- The Washington Times - Friday, March 23, 2007

After winning an Oscar for “An Inconvenient Truth,” Al Gore appeared on Capitol Hill March 21 before an even more important crowd: lawmakers who could pass legislation that would make energy unaffordable for many Americans.

The former vice president claims we “can’t afford inaction any longer” and that ensuring our children and grandchildren “inherit a clean and beautiful planet capable of supporting a healthy human civilization… should transcend politics.”

However, nothing is more political than the claim to transcend politics, because anyone who actually represents truth (science) and virtue (morality) deserves to rule, so Mr. Gore’s admonishment is a not-so-subtle form of bragging.

Mr. Gore blasts his political opponents while posing as an apolitical Mr. Science. When he calls global warming a “moral issue,” he implies those who disagree with him have no ideas worth considering or motives worth respecting. How moral is that?

“An Inconvenient Truth” purports to be a nonpartisan, nonideological exposition of climate science. In reality, the film is a computer-enhanced lawyer’s brief for global warming alarmism and energy rationing.

Mr. Gore never considers the obvious moral objection to his agenda — its potentially catastrophic impacts on the world’s poor. Stabilizing atmospheric carbon dioxide levels is not even remotely possible unless China, India and other developing countries restrict their use of carbon-based energy.

Carbon dioxide (CO2), which Mr. Gore demagogically calls “global warming pollution” (it’s plant food, after all), is the inescapable byproduct of most of the energy that fuels America’s, and the world’s, economy.

The Kyoto Protocol advocates view it as just a “first step” in a long march toward a decarbonized future. But the global economy is moving in exactly the opposite direction. Fossil energy demand is growing, especially in developing countries.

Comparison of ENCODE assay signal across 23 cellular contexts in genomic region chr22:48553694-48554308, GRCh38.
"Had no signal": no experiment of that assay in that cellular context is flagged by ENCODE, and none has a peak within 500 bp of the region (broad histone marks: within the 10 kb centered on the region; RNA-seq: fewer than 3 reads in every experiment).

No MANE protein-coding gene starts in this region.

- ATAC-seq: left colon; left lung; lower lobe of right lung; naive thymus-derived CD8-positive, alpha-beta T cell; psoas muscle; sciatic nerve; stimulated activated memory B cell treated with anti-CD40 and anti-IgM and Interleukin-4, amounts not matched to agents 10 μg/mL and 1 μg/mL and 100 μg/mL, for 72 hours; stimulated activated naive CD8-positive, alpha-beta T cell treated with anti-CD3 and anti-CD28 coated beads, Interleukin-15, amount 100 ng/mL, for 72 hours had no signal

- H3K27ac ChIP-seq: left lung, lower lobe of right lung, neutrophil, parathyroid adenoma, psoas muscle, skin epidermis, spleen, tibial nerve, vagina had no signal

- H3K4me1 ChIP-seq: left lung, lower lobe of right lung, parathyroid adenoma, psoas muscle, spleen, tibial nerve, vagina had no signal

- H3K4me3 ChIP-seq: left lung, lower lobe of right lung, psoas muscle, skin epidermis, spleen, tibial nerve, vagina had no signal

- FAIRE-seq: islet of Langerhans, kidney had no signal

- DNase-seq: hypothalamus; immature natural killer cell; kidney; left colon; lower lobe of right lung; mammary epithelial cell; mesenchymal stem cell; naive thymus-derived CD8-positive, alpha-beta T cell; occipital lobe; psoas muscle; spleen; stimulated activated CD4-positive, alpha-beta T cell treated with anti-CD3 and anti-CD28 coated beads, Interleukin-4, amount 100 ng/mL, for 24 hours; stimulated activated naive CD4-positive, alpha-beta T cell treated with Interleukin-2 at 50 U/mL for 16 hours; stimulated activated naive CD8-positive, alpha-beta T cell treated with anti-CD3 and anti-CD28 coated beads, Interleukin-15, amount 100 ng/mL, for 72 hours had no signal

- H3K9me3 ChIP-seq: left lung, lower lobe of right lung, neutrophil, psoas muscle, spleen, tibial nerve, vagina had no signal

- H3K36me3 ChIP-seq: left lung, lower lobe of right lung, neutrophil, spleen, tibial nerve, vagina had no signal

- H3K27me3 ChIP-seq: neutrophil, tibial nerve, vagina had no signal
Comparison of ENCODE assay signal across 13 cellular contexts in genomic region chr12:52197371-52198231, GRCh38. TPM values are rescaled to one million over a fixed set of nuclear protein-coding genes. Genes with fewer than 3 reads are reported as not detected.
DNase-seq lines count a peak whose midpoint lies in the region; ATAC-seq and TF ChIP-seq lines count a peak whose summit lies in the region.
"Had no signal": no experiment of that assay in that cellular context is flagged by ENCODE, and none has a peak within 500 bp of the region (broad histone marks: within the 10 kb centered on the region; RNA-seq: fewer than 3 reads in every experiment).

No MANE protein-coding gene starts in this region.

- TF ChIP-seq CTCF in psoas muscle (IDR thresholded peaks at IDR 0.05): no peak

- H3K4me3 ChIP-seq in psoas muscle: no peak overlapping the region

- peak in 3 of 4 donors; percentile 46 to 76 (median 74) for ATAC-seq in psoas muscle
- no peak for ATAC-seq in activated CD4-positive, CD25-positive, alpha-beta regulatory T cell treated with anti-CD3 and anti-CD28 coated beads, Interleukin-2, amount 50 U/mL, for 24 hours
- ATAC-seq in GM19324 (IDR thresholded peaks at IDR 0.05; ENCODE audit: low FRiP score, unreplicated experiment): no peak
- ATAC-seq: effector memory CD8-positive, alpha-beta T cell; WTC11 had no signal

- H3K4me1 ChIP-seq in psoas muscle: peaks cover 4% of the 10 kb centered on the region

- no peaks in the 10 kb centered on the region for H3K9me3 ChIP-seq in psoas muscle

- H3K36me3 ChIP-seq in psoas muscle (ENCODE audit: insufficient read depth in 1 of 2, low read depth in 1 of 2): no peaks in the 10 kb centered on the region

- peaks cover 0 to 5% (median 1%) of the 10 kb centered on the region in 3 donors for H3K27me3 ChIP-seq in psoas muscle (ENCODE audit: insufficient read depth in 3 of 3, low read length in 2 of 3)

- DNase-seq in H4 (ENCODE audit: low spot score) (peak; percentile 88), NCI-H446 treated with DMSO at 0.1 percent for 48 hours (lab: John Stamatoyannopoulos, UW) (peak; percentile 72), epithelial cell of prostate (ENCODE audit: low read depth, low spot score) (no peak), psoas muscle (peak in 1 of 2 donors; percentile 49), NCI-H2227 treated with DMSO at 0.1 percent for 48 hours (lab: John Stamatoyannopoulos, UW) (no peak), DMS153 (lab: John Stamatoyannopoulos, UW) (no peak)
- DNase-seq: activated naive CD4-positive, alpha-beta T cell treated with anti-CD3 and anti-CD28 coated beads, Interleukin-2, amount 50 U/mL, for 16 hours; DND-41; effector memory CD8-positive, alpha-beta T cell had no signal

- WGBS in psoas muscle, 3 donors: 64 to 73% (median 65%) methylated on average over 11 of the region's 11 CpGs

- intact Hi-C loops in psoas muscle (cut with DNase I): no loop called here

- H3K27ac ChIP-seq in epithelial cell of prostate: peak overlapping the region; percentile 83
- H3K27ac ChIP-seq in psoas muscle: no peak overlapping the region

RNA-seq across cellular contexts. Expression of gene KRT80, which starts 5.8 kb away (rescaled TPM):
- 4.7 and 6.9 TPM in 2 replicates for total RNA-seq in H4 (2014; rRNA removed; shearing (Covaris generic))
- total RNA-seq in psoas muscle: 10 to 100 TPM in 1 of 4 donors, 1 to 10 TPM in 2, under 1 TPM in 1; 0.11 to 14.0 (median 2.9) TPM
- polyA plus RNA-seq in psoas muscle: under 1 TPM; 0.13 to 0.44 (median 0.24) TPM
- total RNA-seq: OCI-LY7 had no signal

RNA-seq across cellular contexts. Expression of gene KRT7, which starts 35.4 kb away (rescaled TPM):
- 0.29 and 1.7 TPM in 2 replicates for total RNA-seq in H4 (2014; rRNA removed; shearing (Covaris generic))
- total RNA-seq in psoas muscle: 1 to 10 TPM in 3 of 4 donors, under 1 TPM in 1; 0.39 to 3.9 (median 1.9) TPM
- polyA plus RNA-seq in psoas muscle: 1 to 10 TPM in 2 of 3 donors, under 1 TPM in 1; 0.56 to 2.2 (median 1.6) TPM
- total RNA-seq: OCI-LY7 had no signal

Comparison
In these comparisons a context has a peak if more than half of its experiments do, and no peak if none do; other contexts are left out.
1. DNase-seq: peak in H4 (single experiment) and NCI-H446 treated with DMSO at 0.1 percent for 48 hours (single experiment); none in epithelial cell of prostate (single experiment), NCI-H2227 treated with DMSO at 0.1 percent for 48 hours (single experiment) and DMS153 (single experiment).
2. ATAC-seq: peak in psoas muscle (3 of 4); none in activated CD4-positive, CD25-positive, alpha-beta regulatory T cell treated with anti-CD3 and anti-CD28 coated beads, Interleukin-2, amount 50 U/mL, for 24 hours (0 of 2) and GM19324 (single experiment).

The federal Energy Information Administration projects a 71 percent increase in global energy consumption between 2003 and 2030, with three-quarters of the increase in developing countries. And in 2030 as in 2003, fossil fuels are projected to supply about 86 percent of world energy consumption.

Energy poverty is a scourge, shortening the lives and impairing the health of untold millions of people around the globe. An estimated 1.6 billion people lack access to electricity. And some 2.4 billion people still rely on traditional biomass — wood, crop waste and dung — for cooking and heating.

Relying on traditional biomass causes daily indoor air pollution many times dirtier than outdoor in the most polluted cities, and kills about 2.8 million people yearly, mostly women and children. It also takes a heavy toll on forests and wildlife habitat.

The real inconvenient truth is that nobody knows how to meet current, much less future, global energy needs with low- and nonemitting technologies.

Even in wealthy countries like the United States, energy taxes or their regulatory equivalent can inflict hardship on low-income households. Millions of families already feel pinched by the high cost of gasoline, natural gas and home heating oil. A Kyoto-style system would make energy even more costly for consumers.

Many U.S. politicians professed outrage in 2005 when gasoline prices spiked above $3 a gallon. Consumers pay twice as much for gasoline in some European countries, due to heavy motor fuel taxes. Yet from 1990 to 2004, EU transport sector CO2 emissions increased almost 26 percent and are projected under current policies to be 35 percent above 1990 levels in 2010.

How much higher than European-level gasoline prices does Mr. Gore think Americans should have to pay? He should at least admit that the pursuit of carbon stabilization has the potential to do more harm than good.

Mr. Gore calls global warming a “moral issue” but sees nothing immoral in trying to make fossil energy scarcer and more costly in a world where 1.6 billion people have never flipped a light switch and billions more are too poor to own an automobile. There is nothing moral about putting an energy-starved world on an energy diet.

Marlo Lewis Jr. is a senior fellow at the Competitive Enterprise Institute and author of “Al Gore’s Science Fiction: A Skeptic’s Guide to ‘An Inconvenient Truth.’ “

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